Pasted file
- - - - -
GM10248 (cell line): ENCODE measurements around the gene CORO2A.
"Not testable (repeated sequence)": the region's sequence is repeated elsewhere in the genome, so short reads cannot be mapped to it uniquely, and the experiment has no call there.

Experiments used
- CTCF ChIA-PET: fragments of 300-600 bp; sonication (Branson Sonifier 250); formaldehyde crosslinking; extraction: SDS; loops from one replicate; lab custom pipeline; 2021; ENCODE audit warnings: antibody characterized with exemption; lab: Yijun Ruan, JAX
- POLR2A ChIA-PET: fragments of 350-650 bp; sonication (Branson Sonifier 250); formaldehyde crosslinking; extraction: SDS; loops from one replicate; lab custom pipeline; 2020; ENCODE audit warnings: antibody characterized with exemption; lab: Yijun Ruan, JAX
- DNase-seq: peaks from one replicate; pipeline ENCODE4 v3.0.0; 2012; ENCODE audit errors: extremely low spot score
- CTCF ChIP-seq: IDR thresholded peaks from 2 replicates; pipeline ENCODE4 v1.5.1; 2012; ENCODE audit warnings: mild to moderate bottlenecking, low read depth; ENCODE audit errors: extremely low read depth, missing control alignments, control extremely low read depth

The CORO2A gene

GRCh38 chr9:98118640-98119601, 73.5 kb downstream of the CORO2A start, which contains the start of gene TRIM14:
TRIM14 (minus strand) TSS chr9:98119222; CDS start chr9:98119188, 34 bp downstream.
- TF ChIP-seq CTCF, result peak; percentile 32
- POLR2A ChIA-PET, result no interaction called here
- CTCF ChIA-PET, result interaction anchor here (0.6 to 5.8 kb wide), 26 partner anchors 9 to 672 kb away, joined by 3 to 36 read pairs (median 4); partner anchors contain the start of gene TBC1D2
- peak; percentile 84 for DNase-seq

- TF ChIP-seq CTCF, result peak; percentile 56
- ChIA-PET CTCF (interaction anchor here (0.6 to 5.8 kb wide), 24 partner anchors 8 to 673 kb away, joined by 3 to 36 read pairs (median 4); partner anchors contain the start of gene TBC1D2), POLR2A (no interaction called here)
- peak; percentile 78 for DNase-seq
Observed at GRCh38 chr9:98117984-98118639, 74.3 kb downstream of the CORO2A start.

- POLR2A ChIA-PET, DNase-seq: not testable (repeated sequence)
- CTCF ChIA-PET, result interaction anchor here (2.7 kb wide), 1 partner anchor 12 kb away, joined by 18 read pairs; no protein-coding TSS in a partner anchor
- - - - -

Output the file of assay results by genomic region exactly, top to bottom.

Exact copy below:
GM10248 (cell line): ENCODE measurements around the gene CORO2A.
"Not testable (repeated sequence)": the region's sequence is repeated elsewhere in the genome, so short reads cannot be mapped to it uniquely, and the experiment has no call there.

Experiments used
- CTCF ChIA-PET: fragments of 300-600 bp; sonication (Branson Sonifier 250); formaldehyde crosslinking; extraction: SDS; loops from one replicate; lab custom pipeline; 2021; ENCODE audit warnings: antibody characterized with exemption; lab: Yijun Ruan, JAX
- POLR2A ChIA-PET: fragments of 350-650 bp; sonication (Branson Sonifier 250); formaldehyde crosslinking; extraction: SDS; loops from one replicate; lab custom pipeline; 2020; ENCODE audit warnings: antibody characterized with exemption; lab: Yijun Ruan, JAX
- DNase-seq: peaks from one replicate; pipeline ENCODE4 v3.0.0; 2012; ENCODE audit errors: extremely low spot score
- CTCF ChIP-seq: IDR thresholded peaks from 2 replicates; pipeline ENCODE4 v1.5.1; 2012; ENCODE audit warnings: mild to moderate bottlenecking, low read depth; ENCODE audit errors: extremely low read depth, missing control alignments, control extremely low read depth

The CORO2A gene

GRCh38 chr9:98118640-98119601, 73.5 kb downstream of the CORO2A start, which contains the start of gene TRIM14:
TRIM14 (minus strand) TSS chr9:98119222; CDS start chr9:98119188, 34 bp downstream.
- TF ChIP-seq CTCF, result peak; percentile 32
- POLR2A ChIA-PET, result no interaction called here
- CTCF ChIA-PET, result interaction anchor here (0.6 to 5.8 kb wide), 26 partner anchors 9 to 672 kb away, joined by 3 to 36 read pairs (median 4); partner anchors contain the start of gene TBC1D2
- peak; percentile 84 for DNase-seq

- TF ChIP-seq CTCF, result peak; percentile 56
- ChIA-PET CTCF (interaction anchor here (0.6 to 5.8 kb wide), 24 partner anchors 8 to 673 kb away, joined by 3 to 36 read pairs (median 4); partner anchors contain the start of gene TBC1D2), POLR2A (no interaction called here)
- peak; percentile 78 for DNase-seq
Observed at GRCh38 chr9:98117984-98118639, 74.3 kb downstream of the CORO2A start.

- POLR2A ChIA-PET, DNase-seq: not testable (repeated sequence)
- CTCF ChIA-PET, result interaction anchor here (2.7 kb wide), 1 partner anchor 12 kb away, joined by 18 read pairs; no protein-coding TSS in a partner anchor